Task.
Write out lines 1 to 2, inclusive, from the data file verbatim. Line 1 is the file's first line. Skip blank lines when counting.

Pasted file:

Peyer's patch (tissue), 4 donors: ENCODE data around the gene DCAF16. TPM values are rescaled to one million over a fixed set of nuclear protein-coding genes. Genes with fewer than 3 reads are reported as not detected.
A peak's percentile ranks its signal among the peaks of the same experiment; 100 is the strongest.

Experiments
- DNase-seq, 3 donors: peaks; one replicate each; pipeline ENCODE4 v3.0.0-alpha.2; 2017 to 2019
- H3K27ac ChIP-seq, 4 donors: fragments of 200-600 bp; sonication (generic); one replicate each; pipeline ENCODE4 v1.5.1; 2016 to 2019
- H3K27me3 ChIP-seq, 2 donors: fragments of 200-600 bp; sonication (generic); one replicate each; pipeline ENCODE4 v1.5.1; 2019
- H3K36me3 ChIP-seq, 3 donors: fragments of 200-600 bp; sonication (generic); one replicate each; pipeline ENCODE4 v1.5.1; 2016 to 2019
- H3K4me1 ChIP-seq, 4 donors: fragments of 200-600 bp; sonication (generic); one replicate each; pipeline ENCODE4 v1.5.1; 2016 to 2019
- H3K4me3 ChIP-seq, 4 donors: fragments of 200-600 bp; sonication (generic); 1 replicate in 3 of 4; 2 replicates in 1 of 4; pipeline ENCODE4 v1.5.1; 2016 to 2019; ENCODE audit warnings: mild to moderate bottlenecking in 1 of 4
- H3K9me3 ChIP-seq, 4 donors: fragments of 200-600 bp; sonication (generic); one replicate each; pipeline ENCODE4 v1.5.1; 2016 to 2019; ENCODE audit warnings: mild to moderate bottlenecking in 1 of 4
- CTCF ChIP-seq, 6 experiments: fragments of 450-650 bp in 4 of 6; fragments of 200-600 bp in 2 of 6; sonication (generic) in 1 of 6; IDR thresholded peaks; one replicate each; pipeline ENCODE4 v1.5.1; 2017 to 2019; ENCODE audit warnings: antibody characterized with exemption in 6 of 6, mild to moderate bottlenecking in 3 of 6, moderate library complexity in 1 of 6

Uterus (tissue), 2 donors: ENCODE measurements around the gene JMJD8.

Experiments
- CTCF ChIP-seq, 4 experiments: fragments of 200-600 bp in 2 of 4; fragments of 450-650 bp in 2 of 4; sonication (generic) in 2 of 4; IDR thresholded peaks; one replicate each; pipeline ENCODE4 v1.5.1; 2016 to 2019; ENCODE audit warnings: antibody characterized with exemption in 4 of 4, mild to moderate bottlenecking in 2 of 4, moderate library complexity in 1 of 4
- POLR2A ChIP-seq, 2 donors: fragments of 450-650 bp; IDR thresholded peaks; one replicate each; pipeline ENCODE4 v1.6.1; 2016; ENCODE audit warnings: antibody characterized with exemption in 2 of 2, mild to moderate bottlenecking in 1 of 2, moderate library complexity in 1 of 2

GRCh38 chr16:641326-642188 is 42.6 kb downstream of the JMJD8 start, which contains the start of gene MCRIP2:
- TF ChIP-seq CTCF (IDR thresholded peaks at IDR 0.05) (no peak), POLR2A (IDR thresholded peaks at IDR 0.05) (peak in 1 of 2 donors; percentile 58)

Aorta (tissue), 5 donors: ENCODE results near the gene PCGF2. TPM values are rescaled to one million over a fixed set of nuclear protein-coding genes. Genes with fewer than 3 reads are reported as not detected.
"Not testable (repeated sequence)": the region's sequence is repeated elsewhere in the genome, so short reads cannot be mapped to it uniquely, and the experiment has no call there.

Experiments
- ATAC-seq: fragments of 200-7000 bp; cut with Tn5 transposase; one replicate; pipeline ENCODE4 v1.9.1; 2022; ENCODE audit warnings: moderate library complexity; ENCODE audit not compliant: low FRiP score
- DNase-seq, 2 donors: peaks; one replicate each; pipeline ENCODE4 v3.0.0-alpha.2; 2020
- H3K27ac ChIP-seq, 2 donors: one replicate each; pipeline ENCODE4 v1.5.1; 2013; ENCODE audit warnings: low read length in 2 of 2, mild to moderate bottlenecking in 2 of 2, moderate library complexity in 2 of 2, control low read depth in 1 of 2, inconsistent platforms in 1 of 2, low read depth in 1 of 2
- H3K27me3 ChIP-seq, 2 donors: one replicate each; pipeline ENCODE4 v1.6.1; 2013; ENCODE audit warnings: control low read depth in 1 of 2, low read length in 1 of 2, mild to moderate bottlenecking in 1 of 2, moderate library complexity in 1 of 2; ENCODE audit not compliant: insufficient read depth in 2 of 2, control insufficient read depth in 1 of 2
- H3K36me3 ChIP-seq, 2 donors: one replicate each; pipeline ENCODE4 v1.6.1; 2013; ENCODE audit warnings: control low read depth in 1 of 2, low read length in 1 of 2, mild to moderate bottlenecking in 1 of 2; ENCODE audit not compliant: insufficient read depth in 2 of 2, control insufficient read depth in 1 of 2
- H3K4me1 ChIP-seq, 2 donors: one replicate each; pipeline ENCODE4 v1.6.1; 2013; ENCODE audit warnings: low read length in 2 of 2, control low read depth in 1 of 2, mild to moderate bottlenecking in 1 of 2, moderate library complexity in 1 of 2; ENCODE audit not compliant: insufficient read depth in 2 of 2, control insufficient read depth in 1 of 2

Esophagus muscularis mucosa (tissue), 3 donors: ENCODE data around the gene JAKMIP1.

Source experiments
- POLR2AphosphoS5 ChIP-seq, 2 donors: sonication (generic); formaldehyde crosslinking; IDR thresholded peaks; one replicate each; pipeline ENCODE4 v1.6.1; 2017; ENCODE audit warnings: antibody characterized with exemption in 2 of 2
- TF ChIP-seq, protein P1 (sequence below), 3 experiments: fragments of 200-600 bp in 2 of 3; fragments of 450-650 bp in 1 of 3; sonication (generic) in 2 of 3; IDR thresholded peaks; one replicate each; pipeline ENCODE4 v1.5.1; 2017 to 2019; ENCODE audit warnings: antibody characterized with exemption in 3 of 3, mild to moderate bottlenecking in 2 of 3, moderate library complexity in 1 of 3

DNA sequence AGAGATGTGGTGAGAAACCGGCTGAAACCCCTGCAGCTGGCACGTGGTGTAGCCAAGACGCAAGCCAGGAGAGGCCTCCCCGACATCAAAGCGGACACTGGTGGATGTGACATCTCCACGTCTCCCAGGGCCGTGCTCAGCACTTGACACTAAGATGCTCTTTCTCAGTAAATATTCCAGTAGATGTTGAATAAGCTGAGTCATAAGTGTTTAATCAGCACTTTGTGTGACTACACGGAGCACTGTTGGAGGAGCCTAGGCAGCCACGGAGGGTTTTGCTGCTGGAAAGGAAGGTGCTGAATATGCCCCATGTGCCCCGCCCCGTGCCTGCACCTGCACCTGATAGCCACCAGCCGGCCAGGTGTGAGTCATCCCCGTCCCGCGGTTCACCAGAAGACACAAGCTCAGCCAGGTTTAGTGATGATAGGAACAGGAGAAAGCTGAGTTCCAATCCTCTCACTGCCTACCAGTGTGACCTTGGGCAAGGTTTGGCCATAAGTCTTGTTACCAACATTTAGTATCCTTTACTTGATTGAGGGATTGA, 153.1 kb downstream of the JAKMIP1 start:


Peyer's patch (tissue), 4 donors: ENCODE data around the gene DCAF16. TPM values are rescaled to one million over a fixed set of nuclear protein-coding genes. Genes with fewer than 3 reads are reported as not detected.
A peak's percentile ranks its signal among the peaks of the same experiment; 100 is the strongest.